Old King Cole
Studio: Disney Release Date : July 29, 1933 Series: Silly Symphony

Cumulative rating:
(6 ratings submitted)


The Merry Old Soul throws a jazz party for the citizens of Storyland, featuring hepped-up renditions of everything from "Three Blind Mice" to "Peter, Peter, Pumpkin Eater."


United Artists


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United States

Cartoon Classics : Limited Gold Editions II : The Disney Dream Factory : 1933-1938


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Laserdisc (CLV)

United States

Cartoon Classics : Limited Gold Editions II : The Disney Dream Factory : 1933-1938
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United States

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United Kingdom

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Technical Specifications

Running Time: 7:28
Animation Type: Standard (Hand-drawn-Cel) Animation
Aspect Ratio: 1.37 : 1
Cinematographic Format: Spherical
Color Type: Technicolor
Negative Type: 35mm
Original Country: United States
Original Language: English
Print Type: 35mm
Sound Type: Mono: RCA Sound Recording

Reviews and Comments

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From Jerry Edwards :

For me, a basically uninteresting cartoon - contains nothing special. A remake of the 1931 Mother Goose Melodies. Yet another boring "characters singing and dancing" short.

From David Partington :

This is a gem! The charm lies partly in the lack of a plot; it's just an explosion of pointless (and therefore pure) high spirits. The music is good and the animation, rubbery and Fleischer-like, is appealing precisely because it is typical of it's period. Also the colors are exceptionally vivid; it's obvious that color film was a novelty and that Disney was making the most of it.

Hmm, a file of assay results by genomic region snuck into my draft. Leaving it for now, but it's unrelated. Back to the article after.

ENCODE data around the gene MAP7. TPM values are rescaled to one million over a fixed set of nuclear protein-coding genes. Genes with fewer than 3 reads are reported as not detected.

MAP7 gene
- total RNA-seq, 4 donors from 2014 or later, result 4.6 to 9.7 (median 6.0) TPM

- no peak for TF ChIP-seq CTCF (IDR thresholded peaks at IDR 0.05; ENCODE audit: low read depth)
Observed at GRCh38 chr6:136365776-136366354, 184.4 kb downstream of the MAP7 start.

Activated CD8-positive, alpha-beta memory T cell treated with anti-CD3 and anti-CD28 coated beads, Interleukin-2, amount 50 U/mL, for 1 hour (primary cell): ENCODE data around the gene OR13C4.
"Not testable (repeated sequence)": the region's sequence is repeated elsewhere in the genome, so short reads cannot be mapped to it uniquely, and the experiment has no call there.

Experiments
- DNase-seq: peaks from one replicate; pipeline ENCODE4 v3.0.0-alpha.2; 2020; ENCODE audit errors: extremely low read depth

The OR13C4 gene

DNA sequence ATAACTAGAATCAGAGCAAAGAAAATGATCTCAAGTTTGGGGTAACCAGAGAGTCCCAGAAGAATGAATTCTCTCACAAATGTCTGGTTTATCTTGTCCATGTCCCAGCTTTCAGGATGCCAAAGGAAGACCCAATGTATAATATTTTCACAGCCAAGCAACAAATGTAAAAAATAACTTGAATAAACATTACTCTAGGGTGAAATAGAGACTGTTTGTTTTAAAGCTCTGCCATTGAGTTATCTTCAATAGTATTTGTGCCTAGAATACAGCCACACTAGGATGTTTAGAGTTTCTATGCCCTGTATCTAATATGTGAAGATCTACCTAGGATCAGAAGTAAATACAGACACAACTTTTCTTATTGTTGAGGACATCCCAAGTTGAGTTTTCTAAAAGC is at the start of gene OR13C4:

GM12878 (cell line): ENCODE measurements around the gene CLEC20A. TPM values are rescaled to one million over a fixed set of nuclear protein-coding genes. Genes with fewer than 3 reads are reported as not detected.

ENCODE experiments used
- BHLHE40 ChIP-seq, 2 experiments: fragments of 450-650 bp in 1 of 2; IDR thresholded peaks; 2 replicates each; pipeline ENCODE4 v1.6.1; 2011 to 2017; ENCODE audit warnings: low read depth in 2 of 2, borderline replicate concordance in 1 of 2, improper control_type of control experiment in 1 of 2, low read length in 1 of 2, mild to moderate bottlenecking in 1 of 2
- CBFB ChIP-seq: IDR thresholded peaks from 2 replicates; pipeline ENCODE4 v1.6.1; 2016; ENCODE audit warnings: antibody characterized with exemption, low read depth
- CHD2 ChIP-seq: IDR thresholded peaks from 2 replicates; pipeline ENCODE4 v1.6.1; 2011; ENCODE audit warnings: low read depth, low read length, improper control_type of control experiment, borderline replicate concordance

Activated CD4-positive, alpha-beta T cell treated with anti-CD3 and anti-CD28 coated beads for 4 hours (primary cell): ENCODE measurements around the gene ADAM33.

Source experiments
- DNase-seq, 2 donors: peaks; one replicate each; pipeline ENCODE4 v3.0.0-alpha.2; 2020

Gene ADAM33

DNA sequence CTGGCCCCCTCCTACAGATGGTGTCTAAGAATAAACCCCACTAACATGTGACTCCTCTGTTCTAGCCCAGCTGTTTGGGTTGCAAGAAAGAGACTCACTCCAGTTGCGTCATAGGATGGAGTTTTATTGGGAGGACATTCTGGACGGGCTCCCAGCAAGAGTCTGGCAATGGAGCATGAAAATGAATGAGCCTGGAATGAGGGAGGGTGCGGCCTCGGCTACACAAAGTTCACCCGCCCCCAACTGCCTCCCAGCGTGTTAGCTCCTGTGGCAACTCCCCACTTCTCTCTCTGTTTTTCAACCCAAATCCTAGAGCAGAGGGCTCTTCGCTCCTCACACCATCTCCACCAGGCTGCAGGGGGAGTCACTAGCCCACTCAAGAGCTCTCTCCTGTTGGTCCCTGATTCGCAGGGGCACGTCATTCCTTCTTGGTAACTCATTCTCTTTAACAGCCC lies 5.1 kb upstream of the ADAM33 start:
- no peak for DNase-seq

From Ryan Kilpatrick at The Disney Film Project :

You knew it had to happen. I’ve been lavishing so much praise on the 1933 Disney shorts, that you knew one day would come when I had not so nice things to say about one of the cartoons. Well, today is the day, because Old King Cole, the latest Silly Symphony, is probably my least favorite of the color cartoons to date.

Why? Because it’s just not likeable or memorable to me. The entire thing is a rehash of the old black and white cartoon, Mother Goose Melodies. The basics are that a bunch of books open up to release the characters within, who all gather at Old King Cole’s castle located in his book. From there, silly dancing ensues, until midnight when the characters scramble back to their own books.

That’s really it. The entire story in a nutshell. So why didn’t I like it? Well, if you’re a longtime reader, you know my preference for story over singing, for a well told tale over silly dancing and songs. That hasn’t changed, which is why I’ve enjoyed the 1933 shorts so much more than earlier ones. Well, Old King Cole is back to the craziness and music model, and not in a good way.